In the latest in our partnership with WOD – Women in Office Design, we spoke to architect Valeria Segovia, a principal at Gensler and nominee for BD’s female architectural leader of the year award, about the future of the city, women’s role in building it and why she loves her job.
How did you come to be an architect?
I was born in Mexico City, one of the largest cities in the world. I have always been fascinated by the complexity of urbanism, the layers and networks that weave people and objects together.
Design is everywhere around us and I have always seen the impact that I can have on other people as a designer and as an architect. My profession has become a platform to reach people.
I also enjoy the honesty of raw materials and the potential connections that can be created between parts. I think life is made of materials not colours. I actually have a lot of fun getting deep into this topic in conversations! But what I enjoy the most is the complexity of the simple, often related to nature – the way light hits water, shadows casted on rocks, a leaf falling off a tree. Nature is a real source of inspiration and I have the utmost respect for it.
It’s well known that many women begin architecture degrees but don’t go on to become architects – do you have any thoughts on why this is?
There isn’t a single answer. Architecture is one of the longest degrees in the UK and getting qualified requires a lot of dedication and hard work. I often compare this to running a marathon, unlike a sprint where you need stamina, you’ll need endurance to reach the finishing line.
I think that architecture training is robust enough to enable students to explore paths other than architecture; so for some it might be a better option to branch out when faced with the last hurdle of the final exams.
Are there any ways you feel the industry can make it more likely that women will enter the profession?
It is not just about time and priorities, it is also the way that the whole construction industry has been shaped by society over many years with stereotypes and rigid views about gender. Realising as a society that when things don’t fit in a mould, it’s often a good thing is taking us so long. That is where the individual has so much potential to influence the collective. There is always a powerful fire that people need to find in their hearts to make sure they stay true to themselves. It is all the individual stories that will keep shaping (hopefully for the better) the views of the collective.
What do you enjoy most about your work?
I enjoy creating purposeful spaces that inspire people, space to enable human connection and allow magic to happen. I enjoy how a day in an architects’ life can be so varied – it can be about abstraction, discovery and imagination, it can also be about research and history, or about socialising, storytelling. A day in architecture can also be numerical and scientific or tangible and practical on site. It can get messy with physical models, ordered with photography, but never boring. Architecture is never just about the final piece, it’s about the journey, the process to create, build, repurpose, reinvent, readapt.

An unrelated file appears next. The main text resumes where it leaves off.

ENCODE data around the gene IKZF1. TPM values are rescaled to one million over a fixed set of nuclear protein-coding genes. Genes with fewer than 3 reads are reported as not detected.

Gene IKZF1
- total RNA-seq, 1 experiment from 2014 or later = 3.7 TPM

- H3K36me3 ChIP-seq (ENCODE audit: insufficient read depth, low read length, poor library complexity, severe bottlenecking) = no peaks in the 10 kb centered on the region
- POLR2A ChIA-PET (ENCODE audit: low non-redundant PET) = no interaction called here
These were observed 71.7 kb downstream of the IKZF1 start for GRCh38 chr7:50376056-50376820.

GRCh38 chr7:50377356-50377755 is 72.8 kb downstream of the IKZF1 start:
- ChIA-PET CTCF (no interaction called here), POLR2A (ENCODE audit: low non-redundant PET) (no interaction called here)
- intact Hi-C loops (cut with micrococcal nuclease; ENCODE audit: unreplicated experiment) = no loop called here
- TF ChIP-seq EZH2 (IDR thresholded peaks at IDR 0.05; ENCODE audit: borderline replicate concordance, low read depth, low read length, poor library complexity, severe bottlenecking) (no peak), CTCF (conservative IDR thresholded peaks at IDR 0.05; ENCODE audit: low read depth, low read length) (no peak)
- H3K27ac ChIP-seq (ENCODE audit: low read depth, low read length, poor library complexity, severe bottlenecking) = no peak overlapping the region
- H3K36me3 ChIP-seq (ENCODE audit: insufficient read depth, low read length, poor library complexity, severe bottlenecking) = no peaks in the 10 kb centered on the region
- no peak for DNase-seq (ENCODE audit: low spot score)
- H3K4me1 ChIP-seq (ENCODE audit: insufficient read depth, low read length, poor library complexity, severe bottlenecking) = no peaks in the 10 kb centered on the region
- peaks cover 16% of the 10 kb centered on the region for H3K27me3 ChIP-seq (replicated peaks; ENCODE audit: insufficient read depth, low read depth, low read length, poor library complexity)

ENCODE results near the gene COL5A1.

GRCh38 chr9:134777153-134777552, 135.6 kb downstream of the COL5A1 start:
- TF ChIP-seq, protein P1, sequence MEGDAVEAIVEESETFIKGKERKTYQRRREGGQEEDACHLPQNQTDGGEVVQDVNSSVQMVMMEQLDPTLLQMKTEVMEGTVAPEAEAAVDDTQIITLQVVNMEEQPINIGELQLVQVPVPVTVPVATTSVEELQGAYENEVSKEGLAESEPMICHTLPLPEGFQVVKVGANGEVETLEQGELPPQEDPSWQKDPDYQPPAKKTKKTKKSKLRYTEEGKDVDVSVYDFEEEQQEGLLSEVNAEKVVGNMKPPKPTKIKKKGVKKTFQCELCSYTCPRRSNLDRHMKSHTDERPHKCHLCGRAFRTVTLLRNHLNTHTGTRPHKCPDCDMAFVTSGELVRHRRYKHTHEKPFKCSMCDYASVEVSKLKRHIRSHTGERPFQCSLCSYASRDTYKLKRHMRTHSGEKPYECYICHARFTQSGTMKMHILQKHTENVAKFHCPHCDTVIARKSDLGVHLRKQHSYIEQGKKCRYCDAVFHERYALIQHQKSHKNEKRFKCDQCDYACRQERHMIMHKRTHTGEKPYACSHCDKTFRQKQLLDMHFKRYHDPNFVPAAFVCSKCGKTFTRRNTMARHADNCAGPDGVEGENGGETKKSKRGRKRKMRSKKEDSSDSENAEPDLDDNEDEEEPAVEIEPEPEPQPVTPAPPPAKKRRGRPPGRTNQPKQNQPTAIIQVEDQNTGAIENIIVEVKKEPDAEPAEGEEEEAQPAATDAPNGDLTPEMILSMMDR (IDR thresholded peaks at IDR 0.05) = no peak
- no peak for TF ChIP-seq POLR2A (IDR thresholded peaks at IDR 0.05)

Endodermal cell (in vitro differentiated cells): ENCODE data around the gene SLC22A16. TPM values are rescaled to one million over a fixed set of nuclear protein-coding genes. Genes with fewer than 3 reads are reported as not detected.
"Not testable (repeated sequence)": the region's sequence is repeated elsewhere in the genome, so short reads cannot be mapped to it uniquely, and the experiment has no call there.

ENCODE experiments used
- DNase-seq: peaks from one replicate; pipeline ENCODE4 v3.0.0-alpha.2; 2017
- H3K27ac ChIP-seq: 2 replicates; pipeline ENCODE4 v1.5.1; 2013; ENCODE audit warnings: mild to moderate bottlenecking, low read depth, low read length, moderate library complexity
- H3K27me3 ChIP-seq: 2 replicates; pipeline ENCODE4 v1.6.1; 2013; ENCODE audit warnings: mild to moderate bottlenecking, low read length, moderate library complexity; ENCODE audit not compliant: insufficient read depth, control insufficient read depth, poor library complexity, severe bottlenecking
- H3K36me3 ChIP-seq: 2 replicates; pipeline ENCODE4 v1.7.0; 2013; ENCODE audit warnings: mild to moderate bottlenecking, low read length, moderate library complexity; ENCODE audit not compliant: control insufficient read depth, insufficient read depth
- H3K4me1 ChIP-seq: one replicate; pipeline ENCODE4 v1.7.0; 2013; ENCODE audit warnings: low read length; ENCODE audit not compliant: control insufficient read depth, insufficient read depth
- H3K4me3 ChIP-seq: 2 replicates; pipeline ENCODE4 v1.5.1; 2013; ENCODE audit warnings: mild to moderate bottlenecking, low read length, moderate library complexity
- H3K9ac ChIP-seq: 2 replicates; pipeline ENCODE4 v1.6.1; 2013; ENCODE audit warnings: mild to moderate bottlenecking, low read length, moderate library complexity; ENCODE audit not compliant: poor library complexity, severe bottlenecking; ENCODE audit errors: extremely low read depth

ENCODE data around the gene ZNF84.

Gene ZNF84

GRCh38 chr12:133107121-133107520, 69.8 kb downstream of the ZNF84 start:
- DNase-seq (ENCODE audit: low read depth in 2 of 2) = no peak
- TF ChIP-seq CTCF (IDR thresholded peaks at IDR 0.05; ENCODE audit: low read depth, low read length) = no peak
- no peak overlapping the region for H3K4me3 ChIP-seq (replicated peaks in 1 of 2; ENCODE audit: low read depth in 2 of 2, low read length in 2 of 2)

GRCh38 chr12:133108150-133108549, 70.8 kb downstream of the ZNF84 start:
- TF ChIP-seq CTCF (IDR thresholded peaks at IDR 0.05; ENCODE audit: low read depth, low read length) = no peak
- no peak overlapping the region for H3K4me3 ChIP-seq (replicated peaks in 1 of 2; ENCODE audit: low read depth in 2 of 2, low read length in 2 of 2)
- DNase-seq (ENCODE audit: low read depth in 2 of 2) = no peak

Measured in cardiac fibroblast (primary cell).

Read more: Why networking is vital for women in design
What do you think the biggest change to workplace culture and design will be in the next few years?
We constantly look for the right balance of many ingredients such as collaboration vs. focus space, energetic vs. quiet, public vs. private, etc. For me, key words to keep in mind for the future of workplace are flexibility and adaptability. People constantly change and environments need to adapt too. Work in all industries evolves rapidly (now more than ever due to technology), so our behaviours, the way we interact and our needs change too.
Our cities sometimes lag behind. The built environment is slow to adapt, but that is the area of opportunity. We need to be more conscious when we build and consider the importance of a sustainable approach that is not only about the present but about the future. As an industry we need to change our mindset to one that incorporates circular economy as a priority. A good place to start is understanding the impact that our decisions as designers have – we must understand where things come from and where things go, and make these a priority for decision making.
See more from our collaboration with WOD here
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Valeria Segovia, principal at Gensler and member of WOD, tells us about her work, the future of the office and women in architecture